Drowsy Bus Driver

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The numbers are alarming when it comes to drowsy drivers. The National Highway Traffic Safety Administration (NHTSA) estimates that up to 6,000 fatal crashes each year in the United States may be caused by drowsy drivers and that about 100,000 car crashes reported to the police each year are a result of sleepiness and fatigue. One in 25 drivers, 18 or older, admit to falling asleep while driving within a thirty day period according to the Center for Disease Control.

“Fatigued driving is an extreme hazard,” said Attorney Ken Gerber, a Phoenix Personal Injury Lawyer. “The effects of fatigue on the ability to drive are very similar to those of driving under the influence because it directly affects the ability to recognize and react to dangers immediately.”

In fact, 19 hours without sleep is comparable to a blood alcohol level (BAC) of .05% and 24 hours with no sleep equals a BAC of .10%. The legal limit in Arizona is .08%. Studies have shown that driving when fatigued can be as dangerous as driving under the influence.

Fatigued Greyhound Bus Driver

Recently, passengers were able to get a Greyhound bus driver to stop after they allegedly noticed the driver nodding off and swerving. Fortunately, no one was hurt.

“Fatigued driving in any vehicle, but particularly in large vehicles such as buses and tractor trailers, has the potential to cause extraordinary carnage to innocent people,” said Gerber.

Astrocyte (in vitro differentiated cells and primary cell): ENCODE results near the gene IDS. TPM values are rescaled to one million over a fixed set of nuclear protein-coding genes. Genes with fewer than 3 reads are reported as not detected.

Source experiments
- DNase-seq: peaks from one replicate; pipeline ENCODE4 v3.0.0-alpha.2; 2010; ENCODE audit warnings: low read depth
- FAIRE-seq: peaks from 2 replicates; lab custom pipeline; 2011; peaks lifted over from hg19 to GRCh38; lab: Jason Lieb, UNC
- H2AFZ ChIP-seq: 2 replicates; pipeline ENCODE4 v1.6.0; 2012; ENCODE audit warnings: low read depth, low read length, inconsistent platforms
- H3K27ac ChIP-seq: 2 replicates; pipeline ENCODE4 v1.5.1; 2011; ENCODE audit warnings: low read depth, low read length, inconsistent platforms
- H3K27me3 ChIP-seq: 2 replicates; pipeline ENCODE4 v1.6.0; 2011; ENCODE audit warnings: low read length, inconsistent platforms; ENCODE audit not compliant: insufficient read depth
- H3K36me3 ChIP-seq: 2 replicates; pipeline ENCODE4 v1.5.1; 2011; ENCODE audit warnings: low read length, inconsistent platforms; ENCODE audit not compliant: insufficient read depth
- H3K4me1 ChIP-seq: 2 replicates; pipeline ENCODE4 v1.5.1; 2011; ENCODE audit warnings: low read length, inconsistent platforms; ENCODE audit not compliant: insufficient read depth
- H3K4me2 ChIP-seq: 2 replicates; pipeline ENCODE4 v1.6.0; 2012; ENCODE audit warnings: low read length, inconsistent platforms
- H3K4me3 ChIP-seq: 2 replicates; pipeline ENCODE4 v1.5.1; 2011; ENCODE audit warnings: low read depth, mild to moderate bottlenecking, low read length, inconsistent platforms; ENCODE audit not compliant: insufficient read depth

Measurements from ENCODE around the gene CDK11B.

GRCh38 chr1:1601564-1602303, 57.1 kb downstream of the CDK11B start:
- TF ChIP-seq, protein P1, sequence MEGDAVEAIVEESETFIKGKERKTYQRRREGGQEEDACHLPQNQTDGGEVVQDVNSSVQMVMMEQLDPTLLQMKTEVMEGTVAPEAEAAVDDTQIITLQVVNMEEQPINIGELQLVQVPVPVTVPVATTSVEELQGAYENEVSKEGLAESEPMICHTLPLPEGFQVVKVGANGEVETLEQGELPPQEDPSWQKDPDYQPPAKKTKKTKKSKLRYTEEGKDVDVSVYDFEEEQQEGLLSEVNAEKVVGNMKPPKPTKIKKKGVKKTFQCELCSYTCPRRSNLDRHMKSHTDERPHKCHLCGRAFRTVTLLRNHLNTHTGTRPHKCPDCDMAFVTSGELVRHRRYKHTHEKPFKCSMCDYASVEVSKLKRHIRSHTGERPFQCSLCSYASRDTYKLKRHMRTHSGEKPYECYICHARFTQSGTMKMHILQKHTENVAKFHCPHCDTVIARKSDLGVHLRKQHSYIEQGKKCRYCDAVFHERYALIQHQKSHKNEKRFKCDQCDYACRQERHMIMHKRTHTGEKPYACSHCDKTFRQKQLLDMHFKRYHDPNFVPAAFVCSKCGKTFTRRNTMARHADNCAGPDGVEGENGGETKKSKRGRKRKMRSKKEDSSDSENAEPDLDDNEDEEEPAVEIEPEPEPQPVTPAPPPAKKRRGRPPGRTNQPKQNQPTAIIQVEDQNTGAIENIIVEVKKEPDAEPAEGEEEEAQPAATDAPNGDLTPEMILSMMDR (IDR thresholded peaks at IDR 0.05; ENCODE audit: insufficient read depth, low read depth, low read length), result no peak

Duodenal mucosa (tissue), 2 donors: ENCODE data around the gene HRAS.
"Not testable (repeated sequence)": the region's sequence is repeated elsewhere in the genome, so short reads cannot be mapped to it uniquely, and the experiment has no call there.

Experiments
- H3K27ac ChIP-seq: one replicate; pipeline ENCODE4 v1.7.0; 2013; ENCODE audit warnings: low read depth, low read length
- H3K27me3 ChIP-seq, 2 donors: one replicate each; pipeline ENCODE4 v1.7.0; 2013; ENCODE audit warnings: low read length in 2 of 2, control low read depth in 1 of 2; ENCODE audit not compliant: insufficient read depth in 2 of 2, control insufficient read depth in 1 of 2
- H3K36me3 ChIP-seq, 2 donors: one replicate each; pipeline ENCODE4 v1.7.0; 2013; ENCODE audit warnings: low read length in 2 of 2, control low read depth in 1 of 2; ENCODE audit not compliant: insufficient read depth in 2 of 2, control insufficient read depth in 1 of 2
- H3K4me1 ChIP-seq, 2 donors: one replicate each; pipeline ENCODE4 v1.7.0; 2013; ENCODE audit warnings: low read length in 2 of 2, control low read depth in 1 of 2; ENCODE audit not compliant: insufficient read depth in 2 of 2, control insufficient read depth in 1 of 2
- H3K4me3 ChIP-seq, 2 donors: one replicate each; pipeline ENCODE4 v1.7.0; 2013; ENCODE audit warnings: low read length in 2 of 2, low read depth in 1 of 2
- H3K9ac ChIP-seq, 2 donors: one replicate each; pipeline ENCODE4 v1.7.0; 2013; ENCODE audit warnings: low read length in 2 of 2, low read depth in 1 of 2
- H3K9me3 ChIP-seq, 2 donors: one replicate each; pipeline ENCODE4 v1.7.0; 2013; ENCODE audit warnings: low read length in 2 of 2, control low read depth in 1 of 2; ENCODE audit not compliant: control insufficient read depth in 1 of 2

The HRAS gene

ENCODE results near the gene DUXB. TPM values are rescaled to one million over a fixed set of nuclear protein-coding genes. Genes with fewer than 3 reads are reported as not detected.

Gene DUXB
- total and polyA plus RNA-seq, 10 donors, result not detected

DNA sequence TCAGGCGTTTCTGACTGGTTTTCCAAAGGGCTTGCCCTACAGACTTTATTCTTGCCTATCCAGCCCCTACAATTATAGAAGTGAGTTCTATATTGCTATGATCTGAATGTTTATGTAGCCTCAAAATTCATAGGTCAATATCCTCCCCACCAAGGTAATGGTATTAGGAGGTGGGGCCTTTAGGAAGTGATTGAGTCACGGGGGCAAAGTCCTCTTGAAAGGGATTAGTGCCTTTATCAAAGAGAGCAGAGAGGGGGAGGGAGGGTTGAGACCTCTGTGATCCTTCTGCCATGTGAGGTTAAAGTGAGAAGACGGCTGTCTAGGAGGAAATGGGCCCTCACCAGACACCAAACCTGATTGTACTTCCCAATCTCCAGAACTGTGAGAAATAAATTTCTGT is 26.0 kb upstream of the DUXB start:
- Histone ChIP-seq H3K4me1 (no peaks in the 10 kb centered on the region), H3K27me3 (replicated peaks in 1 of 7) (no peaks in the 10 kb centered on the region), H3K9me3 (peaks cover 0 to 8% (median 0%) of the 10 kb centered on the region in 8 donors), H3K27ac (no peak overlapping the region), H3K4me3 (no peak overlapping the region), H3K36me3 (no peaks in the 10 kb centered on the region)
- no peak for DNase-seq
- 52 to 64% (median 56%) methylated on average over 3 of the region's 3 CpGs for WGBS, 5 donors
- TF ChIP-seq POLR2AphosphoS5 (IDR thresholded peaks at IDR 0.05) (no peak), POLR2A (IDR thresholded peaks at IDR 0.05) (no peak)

The time requirements and schedules placed on these drivers directly relates to their interest in pushing forward with their drives when they should stop and take a break.”

Causes of Drowsy Driving

Centers for Disease Control and Prevention says in addition to not getting enough sleep, drowsy driving also happens because of untreated sleep disorders, medications, alcohol and shift work. No one knows the exact moment when sleep comes over their body.

Even if you don’t fall asleep at the wheel, being sleeping still impacts your ability to drive safely since you’re less able to pay attention to the road, it slows your reaction time if you have to brake or steer suddenly and it affects your ability to make good decisions.

The NHTSA notes that most drowsy driving accidents occur between midnight and 6 a.m. or in the late afternoon — both of which are times when there are dips in the circadian rhythm. Usually, these crashes only involve a single vehicle with no passengers on rural roads and highways. Often, the car is running off the road at a high speed with no braking.

Those at Risk

The National Sleep Foundation says people more at risk of driving while fatigued include:

  • Shift workers and those who work long hours.
  • Commercial drivers who drive a high number of miles and at night.
    • People with untreated sleep disorders such as obstructive sleep apnea.
    • Young drivers, especially guys, 16-25 years of age.
    • Business travelers who might be suffering from jet ligand crossing time zones.
    • If you should need a Phoenix Personal Injury Lawyer in the event you’re a victim of this type of car crash, please give us a call.
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